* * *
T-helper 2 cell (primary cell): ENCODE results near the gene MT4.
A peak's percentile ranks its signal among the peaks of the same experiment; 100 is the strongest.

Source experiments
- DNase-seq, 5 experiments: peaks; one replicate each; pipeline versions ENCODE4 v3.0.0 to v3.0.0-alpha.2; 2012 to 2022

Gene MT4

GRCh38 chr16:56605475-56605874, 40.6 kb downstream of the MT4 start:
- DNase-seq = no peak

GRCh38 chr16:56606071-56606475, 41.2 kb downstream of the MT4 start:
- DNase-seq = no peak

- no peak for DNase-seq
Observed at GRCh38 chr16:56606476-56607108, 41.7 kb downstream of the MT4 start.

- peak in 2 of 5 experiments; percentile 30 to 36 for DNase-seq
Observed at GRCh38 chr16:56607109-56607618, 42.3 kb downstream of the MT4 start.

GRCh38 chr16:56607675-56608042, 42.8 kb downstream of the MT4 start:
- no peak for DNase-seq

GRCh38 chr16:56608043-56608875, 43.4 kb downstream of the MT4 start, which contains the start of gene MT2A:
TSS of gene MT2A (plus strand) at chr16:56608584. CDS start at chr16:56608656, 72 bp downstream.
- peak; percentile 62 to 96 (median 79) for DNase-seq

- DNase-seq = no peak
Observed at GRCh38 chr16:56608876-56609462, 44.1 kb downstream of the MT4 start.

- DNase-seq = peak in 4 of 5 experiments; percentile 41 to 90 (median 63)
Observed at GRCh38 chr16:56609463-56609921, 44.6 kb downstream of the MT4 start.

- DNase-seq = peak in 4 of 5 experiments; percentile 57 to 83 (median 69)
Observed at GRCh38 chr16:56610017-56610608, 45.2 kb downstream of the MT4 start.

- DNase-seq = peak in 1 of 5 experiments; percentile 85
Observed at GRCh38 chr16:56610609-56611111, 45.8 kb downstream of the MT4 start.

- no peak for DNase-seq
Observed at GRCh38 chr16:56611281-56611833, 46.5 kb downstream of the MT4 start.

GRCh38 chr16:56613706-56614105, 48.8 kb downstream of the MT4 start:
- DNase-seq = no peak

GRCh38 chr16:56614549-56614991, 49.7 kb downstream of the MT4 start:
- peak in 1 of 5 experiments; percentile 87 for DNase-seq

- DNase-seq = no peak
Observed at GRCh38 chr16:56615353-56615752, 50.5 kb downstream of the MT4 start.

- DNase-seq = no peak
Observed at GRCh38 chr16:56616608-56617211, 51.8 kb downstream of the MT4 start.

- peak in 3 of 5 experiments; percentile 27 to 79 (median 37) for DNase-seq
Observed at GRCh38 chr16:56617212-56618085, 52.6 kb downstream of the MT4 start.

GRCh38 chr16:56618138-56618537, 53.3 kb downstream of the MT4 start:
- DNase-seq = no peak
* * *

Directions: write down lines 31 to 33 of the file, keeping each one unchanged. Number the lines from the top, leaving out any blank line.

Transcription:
GRCh38 chr16:56614549-56614991, 49.7 kb downstream of the MT4 start:
- peak in 1 of 5 experiments; percentile 87 for DNase-seq

- DNase-seq = no peak